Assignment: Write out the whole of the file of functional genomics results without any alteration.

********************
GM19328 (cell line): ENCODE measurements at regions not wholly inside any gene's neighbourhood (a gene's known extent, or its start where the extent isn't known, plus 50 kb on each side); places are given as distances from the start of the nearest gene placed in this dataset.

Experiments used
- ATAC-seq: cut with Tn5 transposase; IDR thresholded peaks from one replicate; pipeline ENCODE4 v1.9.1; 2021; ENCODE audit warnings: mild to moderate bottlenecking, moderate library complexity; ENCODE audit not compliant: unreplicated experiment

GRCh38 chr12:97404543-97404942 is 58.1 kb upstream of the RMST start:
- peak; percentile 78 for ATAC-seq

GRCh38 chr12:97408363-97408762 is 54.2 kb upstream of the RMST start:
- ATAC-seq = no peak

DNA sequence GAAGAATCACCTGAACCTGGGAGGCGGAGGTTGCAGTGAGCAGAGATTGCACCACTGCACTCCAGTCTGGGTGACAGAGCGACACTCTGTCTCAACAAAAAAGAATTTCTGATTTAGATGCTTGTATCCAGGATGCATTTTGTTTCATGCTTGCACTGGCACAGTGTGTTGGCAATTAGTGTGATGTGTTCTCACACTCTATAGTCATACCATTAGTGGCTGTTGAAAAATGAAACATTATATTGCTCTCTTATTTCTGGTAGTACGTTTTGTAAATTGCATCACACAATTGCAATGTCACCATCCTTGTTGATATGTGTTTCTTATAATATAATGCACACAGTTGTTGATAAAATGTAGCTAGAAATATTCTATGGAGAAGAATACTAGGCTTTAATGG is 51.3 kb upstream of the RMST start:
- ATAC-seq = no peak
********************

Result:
GM19328 (cell line): ENCODE measurements at regions not wholly inside any gene's neighbourhood (a gene's known extent, or its start where the extent isn't known, plus 50 kb on each side); places are given as distances from the start of the nearest gene placed in this dataset.

Experiments used
- ATAC-seq: cut with Tn5 transposase; IDR thresholded peaks from one replicate; pipeline ENCODE4 v1.9.1; 2021; ENCODE audit warnings: mild to moderate bottlenecking, moderate library complexity; ENCODE audit not compliant: unreplicated experiment

GRCh38 chr12:97404543-97404942 is 58.1 kb upstream of the RMST start:
- peak; percentile 78 for ATAC-seq

GRCh38 chr12:97408363-97408762 is 54.2 kb upstream of the RMST start:
- ATAC-seq = no peak

DNA sequence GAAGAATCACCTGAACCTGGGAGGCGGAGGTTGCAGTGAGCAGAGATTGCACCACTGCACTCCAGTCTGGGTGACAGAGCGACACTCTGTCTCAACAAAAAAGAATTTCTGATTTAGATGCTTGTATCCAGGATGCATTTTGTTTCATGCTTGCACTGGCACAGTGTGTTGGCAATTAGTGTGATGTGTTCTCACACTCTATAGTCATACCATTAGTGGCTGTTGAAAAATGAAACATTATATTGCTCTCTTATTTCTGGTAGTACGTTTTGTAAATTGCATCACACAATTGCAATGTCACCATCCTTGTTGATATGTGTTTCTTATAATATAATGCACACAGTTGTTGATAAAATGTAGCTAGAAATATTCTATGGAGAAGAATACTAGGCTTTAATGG is 51.3 kb upstream of the RMST start:
- ATAC-seq = no peak